This is a breaking story, we are updating as it happens.
So. Much. Tech.
Some of the biggest names in tech are coming to TNW Conference in Amsterdam this May.
Today at the Facebook event Mark Zuckerberg claimed that the next modern messaging system is not email. No, he said that email lacks any number of important modern components.
Currently 350 million people use Facebook messages. Some 4 billion messages a day are sent on FB, including messages and chats. The vast majority of this is one to one messaging by people in private, and is growing faster than Facebook as a whole.
This is what Facebook thinks a modern messaging system will contain:
The new Facebook messaging system has three main components: Seamless messaging, conversation history, and ‘social inbox.’
The product will unify a variety of conversation formats including Facebook messages, email, Facebook chat, and SMS all in one box (we are nearly positive of that list). In the demonstration of the product demonstration, GChat and MSN messenger were mentioned. Eventually, the product will have higher levels of email integration.
Facebook is giving out @facebook.com email addresses, but stressing that it’s not just email. Once someone sends you an email, you can then immediately open up a chat with them, complete with history, to add context to your chat. To us, this sounds suspiciously like where Google Wave could have gone, but didn’t.
Pulling on our heartstrings, Facebook mentioned that people used to keep boxes of letters from olden days. Where are our modern boxes of letters? This why Facebook has built Conversation history, a way to keep your old conversations alive. As the new messaging platform can collect data from so many sources, Facebook will be able to store more of your ‘letters’ in your own ‘box’ for you. Facebook messaging will now mange file attachments.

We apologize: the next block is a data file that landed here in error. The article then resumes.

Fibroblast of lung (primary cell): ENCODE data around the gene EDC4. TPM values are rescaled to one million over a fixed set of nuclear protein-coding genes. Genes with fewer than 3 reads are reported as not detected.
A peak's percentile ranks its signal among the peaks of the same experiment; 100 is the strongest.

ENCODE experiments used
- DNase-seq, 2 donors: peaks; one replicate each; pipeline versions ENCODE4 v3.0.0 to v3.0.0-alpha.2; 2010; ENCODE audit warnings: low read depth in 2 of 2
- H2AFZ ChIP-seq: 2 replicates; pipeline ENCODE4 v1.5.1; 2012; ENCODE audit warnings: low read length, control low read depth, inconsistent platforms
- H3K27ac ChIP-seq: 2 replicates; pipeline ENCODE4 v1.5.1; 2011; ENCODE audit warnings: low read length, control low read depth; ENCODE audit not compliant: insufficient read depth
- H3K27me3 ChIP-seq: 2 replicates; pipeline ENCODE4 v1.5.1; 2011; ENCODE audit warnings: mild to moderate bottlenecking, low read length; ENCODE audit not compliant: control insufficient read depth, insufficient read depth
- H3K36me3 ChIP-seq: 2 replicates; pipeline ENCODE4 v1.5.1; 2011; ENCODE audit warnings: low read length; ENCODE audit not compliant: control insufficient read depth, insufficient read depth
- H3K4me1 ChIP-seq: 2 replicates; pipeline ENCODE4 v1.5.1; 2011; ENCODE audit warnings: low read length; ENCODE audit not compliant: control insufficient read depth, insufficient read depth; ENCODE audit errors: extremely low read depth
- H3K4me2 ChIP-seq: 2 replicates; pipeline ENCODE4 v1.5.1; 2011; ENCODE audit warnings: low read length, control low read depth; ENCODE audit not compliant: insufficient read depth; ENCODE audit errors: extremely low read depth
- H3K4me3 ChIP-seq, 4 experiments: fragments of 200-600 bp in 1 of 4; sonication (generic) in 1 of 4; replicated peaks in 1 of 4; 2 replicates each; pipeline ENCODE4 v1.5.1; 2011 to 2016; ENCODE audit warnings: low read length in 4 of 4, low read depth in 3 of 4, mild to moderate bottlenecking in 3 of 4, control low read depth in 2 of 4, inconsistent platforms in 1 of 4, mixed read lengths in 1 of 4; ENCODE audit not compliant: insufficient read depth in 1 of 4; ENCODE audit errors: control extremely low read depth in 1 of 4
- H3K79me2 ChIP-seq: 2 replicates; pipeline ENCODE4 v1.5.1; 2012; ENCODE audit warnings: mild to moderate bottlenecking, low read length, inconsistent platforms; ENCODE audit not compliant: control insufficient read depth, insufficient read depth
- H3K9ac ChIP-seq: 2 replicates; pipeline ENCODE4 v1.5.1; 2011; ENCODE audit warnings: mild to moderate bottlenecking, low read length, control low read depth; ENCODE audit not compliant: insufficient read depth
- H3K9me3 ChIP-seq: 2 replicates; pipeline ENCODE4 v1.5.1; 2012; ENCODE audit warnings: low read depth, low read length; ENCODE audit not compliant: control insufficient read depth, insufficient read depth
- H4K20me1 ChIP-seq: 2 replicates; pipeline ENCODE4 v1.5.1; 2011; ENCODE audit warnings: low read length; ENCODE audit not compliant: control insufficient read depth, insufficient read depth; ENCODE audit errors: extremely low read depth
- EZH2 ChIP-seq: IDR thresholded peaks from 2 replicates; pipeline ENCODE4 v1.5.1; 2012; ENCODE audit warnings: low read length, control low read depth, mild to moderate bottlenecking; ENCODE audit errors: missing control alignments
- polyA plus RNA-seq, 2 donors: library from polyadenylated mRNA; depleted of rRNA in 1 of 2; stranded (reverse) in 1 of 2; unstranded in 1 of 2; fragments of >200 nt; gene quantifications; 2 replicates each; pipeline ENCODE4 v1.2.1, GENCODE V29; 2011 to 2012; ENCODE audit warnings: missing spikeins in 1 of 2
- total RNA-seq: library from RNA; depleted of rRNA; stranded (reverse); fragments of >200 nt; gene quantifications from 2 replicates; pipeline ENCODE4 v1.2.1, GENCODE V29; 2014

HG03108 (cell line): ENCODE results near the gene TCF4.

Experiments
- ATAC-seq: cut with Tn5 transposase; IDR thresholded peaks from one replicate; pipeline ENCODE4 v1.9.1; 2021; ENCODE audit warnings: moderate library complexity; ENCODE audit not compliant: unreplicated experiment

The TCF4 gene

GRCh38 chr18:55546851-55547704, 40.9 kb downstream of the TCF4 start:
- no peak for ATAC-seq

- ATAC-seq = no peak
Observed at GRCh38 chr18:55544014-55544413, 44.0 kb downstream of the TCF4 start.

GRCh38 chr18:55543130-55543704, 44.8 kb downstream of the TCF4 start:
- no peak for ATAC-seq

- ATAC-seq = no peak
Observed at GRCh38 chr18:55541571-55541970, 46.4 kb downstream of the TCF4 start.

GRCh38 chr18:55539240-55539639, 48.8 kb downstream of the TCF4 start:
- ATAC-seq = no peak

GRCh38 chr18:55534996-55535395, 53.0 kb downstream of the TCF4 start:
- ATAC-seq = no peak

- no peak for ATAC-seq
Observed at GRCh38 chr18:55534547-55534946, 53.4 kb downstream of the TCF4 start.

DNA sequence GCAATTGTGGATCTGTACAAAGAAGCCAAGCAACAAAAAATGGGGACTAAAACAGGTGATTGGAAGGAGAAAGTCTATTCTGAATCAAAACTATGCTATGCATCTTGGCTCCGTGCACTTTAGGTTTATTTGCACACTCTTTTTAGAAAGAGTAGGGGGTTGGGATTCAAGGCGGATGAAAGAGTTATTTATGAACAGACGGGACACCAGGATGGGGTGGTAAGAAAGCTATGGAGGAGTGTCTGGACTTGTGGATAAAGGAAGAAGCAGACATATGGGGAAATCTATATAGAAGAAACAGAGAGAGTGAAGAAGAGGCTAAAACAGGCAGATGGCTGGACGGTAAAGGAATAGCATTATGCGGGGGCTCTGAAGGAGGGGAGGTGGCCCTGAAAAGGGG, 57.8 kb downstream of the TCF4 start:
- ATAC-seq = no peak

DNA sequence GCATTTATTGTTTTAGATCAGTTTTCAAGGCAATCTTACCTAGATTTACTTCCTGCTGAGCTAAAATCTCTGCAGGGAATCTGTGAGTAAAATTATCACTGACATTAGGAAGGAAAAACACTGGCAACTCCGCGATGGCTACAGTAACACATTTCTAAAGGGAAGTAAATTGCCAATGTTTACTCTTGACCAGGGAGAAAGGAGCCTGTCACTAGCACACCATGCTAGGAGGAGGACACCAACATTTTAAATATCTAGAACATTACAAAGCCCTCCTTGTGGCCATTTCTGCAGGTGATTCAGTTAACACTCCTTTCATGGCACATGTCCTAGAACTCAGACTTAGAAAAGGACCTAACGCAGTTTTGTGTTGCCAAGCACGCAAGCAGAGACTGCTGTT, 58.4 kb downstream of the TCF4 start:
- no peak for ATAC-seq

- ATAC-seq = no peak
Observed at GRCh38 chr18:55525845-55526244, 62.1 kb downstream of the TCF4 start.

The engineering team that Facebook put together was the largest for a new product launch in Facebook history.
The Social Inbox feature is similar to Gmail’s priority inbox, with two systems: messages and ‘other messages.’ In other words, priority and not priority, just like in Gmail. The main difference lies in the bounce function which we’ll talk about in a moment.
Facebook claims that a big problem with email is that eventually, your email account is ‘out there’ and unless you change your address, you are not in control over who can send you messages. With Facebook Messages, you can set it to bounce any email from your messages inbox from your email account that is not sent by a friend on Facebook. Facebook claims that the secret sauce missing from messaging has long been the social graph.
Facebook is not calling this an email killer, it is ‘a messaging system that uses email.’ Facebook also does not anticipate people leaving their regular email accounts. However, the company does seem to anticipate that people over time will switch over more and more to Facebook messaging. Oh, and kids who get on Facebook before email? Who else wants to bet that they never get a normal webmail account?
This new system will be rolled out over the next few months via an invite system.
What is coming? IMAP support is coming say Zuck, saying that they want the product to be as integrated as possible, with eventual email read/write to other clients.
What do you think? Are you looking forward to using this?